New Zealand and Philippines are continuing to elevate our relationship, Foreign Minister Winston Peters says.   “The leaders of New Zealand and Philippines agreed in April 2024 to lift our relationship to a Comprehensive Partnership by 2026,” Mr Peters says. “Our visit to Manila this week has been an excellent ...
    BeehiveBy beehive.govt.nz
    4 days ago
  • Paid Parental Leave increase to help families
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    BeehiveBy beehive.govt.nz
    4 days ago
  • Defence increases UN Command commitment
    The number of New Zealand Defence Force (NZDF) personnel deployed to the Republic of Korea is increasing, Defence Minister Judith Collins and Foreign Minister Winston Peters announced today.  NZDF will deploy up to 41 additional personnel to the Republic of Korea, increasing the size of its contribution to the United ...
    BeehiveBy beehive.govt.nz
    4 days ago
  • New Zealand to attend 'Summit on Peace in Ukraine' in Switzerland
    New Zealand will be represented at the Summit on Peace in Ukraine by Minister Mark Mitchell in Switzerland later this week.    “New Zealand strongly supports Ukraine’s efforts to build a comprehensive, just, and lasting peace,” Foreign Minister Winston Peters says.   “Minister Mitchell is a senior Cabinet Minister and ...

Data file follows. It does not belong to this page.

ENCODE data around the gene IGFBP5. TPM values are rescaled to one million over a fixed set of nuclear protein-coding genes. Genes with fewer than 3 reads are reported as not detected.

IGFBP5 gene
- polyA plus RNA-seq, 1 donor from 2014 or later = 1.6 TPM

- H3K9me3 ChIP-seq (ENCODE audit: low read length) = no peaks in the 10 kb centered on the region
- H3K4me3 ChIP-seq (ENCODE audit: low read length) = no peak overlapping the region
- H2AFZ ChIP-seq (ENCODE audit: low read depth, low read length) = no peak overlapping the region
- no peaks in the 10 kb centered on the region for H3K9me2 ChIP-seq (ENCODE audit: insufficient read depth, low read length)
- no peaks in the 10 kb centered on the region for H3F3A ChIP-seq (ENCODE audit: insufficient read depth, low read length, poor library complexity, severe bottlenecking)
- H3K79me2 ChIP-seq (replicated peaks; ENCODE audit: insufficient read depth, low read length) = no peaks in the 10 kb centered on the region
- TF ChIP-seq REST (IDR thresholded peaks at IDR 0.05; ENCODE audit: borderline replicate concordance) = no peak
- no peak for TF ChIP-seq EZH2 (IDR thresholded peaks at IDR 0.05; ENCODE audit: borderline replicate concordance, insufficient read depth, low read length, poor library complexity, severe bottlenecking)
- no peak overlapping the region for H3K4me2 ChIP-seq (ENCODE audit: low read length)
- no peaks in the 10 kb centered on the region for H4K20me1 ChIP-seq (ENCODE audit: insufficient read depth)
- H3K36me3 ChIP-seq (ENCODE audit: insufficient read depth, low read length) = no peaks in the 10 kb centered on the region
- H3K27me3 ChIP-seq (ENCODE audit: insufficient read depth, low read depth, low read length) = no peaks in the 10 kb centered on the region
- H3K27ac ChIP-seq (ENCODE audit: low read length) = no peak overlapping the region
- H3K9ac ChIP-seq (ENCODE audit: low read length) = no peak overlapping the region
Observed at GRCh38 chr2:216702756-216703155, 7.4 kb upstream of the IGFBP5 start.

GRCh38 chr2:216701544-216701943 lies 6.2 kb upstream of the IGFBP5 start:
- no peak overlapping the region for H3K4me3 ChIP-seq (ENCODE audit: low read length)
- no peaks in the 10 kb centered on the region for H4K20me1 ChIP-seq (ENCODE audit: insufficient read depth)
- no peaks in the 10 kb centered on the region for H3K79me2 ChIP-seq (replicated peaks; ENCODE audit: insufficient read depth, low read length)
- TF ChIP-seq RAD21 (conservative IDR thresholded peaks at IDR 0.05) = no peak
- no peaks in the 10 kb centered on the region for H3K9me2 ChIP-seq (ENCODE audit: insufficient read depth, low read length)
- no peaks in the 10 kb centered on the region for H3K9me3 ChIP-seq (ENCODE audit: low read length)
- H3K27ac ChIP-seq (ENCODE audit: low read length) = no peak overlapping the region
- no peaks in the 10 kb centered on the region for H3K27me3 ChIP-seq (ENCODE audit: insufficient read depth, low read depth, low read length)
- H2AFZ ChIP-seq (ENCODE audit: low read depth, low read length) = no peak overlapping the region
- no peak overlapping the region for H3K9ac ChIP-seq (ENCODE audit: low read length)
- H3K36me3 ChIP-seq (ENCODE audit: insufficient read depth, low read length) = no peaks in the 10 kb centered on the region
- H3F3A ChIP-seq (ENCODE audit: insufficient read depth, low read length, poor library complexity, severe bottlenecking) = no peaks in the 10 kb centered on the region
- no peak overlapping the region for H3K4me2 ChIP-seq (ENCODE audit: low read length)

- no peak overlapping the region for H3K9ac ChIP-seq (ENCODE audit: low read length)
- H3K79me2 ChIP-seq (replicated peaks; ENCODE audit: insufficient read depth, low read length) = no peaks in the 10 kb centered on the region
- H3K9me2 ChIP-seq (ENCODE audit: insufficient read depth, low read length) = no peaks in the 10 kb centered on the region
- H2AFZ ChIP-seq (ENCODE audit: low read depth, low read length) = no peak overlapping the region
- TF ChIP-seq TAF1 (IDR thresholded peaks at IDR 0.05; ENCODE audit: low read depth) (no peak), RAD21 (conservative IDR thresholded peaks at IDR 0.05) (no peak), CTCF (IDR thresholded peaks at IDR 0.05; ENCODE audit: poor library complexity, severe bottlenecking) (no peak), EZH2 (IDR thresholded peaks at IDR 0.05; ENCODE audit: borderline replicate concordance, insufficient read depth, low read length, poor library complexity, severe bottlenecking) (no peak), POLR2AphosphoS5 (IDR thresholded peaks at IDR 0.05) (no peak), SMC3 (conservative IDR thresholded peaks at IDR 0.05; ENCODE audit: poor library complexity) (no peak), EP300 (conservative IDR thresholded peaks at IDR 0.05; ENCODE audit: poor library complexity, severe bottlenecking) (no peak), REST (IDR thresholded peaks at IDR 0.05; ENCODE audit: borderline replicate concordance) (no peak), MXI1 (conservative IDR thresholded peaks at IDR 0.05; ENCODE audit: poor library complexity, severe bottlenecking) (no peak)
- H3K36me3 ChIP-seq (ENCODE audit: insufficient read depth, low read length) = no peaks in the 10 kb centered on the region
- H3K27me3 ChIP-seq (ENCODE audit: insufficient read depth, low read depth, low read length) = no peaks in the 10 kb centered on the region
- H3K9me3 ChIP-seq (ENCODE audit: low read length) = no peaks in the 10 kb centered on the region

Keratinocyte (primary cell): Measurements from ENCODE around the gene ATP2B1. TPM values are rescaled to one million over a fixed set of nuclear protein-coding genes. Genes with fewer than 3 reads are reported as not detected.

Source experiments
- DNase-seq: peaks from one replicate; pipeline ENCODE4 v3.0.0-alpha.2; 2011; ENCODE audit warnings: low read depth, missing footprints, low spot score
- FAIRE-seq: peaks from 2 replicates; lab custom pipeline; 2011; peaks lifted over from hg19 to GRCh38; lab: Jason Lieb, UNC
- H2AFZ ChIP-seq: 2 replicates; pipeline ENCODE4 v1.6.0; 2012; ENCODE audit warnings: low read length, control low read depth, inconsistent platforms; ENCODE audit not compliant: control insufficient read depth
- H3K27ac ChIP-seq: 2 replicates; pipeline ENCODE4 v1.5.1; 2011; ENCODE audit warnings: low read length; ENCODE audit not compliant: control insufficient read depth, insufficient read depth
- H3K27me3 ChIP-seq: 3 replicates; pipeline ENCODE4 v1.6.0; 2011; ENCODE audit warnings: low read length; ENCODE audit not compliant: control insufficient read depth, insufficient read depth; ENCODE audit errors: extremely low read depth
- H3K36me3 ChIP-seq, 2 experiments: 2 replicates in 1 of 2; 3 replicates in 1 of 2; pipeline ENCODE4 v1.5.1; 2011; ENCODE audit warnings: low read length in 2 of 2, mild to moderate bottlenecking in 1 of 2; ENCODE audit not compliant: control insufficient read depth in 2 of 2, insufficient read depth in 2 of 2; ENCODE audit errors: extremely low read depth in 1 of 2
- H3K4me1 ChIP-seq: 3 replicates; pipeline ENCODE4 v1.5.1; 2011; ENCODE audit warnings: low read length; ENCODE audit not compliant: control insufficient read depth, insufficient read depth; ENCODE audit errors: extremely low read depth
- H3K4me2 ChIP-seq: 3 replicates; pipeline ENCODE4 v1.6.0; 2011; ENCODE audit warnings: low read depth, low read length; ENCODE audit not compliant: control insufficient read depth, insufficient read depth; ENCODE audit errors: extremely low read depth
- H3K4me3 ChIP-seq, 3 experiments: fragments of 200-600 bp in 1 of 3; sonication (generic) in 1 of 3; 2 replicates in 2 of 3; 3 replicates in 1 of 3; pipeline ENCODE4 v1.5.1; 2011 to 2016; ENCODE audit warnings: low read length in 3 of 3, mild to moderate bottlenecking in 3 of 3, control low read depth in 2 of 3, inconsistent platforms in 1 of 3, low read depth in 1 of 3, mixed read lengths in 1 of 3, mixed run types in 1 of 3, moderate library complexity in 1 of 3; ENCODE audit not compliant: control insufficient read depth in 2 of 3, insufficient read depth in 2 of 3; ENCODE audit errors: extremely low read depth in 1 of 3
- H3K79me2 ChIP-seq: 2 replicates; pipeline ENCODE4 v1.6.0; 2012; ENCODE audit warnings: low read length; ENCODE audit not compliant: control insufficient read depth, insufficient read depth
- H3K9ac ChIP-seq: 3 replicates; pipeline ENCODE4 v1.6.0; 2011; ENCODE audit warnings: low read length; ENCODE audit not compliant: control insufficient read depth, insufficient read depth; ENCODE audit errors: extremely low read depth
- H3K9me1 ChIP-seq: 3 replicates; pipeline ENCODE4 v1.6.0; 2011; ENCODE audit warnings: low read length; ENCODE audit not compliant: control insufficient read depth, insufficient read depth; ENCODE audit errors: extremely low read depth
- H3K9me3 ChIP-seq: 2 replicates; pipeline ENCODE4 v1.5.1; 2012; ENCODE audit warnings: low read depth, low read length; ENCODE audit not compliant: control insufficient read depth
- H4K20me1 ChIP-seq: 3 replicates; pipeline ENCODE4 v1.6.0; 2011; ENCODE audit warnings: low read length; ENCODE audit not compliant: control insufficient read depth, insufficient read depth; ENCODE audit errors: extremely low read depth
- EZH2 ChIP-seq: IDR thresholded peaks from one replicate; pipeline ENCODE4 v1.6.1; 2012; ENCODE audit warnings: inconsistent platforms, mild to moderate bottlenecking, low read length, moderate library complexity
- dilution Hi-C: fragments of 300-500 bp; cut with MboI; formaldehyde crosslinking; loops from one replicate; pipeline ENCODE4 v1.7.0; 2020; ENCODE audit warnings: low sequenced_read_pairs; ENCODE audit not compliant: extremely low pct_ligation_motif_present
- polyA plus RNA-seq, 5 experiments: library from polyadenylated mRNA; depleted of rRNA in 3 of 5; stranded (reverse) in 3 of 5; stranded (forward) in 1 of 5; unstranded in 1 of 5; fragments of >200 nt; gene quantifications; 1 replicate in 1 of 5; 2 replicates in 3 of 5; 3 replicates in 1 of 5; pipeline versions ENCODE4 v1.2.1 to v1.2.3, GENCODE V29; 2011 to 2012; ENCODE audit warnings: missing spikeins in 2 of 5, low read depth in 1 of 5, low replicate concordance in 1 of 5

BeehiveBy beehive.govt.nz
    4 days ago
  • Big step forward for M.bovis programme
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    BeehiveBy beehive.govt.nz
    4 days ago
  • Build To Rent opening welcomed by Housing Minister
    Prime Minister Christopher Luxon and Housing Minister Chris Bishop formally opened a new Build to Rent development in Mt Wellington this morning. “The Prime Minister and I were honoured to cut the ribbon of Resido, New Zealand’s largest Build to Rent development to date.  “Build to Rent housing, like the ...
    BeehiveBy beehive.govt.nz
    4 days ago
  • Agriculture to come out of the ETS
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    BeehiveBy beehive.govt.nz
    4 days ago
  • Luxon Tokyo-bound for political and business visit
    Prime Minister Christopher Luxon will travel to Japan from 16-20 June, his first visit as Prime Minister.   “Japan is incredibly important to New Zealand's prosperity. It is the world’s fourth largest economy, and our fourth largest export destination.  “As you know, growing the economy is my number one priority. A strong economy means ...